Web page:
Mike Stevens | Jul 26, 2010

Australia may soon follow in the footsteps of other international markets with a 'cash for clunkers' program dubbed Cleaner Car Rebate, offering a $2000 boost to new car buyers trading in pre-1995 cars.

Prime Minister Julia Gillard announced the program this week as part of her government's election climate change policy, with a total cost of around $394 million.

If the Labor Government is re-elected, the program will kick off from January 1 next year.

With the ultimate aim of getting around 200,000 old vehicles off the nation's roads, the program will offer a $2000 rebate on cars built before 1995.

While the specifics of the plan have yet to be revealed, Ms Gillard said that motorists will be eligible for the rebate on the purchase of a new, lower-emission and more fuel-efficient vehicle.

"People will go to their car dealership, they will negotiate, get the price that they can get for their new car, and their rebate will be paid when their old car is scrapped," Ms Gillard said.

Ms Gillard said the rebate is part of a plan to cut vehicle emissions by one million tonnes, with mandatory emissions regulations to be introduced for new cars from 2015.

Overall, the Labor Government expects its rebate program and emissions regulations to reduce carbon dioxide emissions by 2.6 million tonnes, while saving $1.8 billion in fuel costs by 2024.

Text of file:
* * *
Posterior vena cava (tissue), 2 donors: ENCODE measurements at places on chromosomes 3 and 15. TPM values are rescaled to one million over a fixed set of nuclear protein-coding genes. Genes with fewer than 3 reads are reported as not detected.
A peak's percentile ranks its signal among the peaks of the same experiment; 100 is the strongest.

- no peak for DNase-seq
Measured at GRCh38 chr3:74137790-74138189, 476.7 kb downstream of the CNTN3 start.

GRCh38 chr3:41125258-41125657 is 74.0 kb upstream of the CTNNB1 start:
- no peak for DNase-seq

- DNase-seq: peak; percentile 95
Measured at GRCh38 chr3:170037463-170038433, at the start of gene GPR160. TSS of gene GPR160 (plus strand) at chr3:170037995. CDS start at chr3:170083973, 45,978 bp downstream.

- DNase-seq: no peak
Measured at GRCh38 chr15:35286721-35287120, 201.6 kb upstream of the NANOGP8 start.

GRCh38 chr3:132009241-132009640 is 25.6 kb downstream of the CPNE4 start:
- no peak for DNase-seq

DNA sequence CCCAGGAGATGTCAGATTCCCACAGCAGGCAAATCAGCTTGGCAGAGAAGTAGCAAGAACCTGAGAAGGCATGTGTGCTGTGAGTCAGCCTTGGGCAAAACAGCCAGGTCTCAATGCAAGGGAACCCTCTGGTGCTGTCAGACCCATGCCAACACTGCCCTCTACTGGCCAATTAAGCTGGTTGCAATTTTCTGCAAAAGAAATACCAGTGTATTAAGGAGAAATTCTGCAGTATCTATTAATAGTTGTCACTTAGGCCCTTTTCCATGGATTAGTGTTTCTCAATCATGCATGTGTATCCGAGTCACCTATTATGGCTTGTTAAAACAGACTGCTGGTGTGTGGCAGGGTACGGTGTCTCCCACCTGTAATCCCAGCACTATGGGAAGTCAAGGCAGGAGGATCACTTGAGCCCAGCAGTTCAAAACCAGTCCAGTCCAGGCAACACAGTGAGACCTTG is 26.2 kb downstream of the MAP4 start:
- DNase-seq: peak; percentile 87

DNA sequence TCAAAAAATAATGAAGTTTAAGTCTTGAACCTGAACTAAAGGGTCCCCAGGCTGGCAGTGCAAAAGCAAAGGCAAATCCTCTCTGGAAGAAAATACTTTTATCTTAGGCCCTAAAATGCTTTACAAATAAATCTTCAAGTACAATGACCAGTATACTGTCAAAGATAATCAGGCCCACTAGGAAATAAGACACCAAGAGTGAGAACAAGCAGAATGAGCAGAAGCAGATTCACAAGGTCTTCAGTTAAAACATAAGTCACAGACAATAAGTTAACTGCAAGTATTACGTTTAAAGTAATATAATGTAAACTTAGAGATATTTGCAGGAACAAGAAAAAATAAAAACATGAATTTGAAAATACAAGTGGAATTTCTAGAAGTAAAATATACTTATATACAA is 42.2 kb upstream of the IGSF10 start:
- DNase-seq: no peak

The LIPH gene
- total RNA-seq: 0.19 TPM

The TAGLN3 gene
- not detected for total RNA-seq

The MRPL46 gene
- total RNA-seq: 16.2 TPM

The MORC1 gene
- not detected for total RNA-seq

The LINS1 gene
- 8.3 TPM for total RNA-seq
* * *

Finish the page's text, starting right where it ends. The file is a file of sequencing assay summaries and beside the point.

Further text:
"Australians own a lot of old motor cars, and those old cars guzzle a lot of petrol and they spew out a lot of pollution," Ms Gillard said.

"I want to help Australians to update their motor vehicles."

The government will fund the rebates by redirecting funds from three programs set up to increase the use of solar power, carbon capture and renewable energy, Ms Gillard said.

The program has gained the support of the Federal Chamber of Automotive Industries.

“One in five vehicles on Australian roads is more than 15 years old with many of those not meeting the environmental and safety standards we now expect,” FCAI Chief Executive Andrew McKellar said.

“A key part of any strategy to reduce carbon emissions from road transport must address the impact older cars have on the environment.”

“The industry will obviously need to work through the finer detail of this proposal before it can be implemented,” he added.

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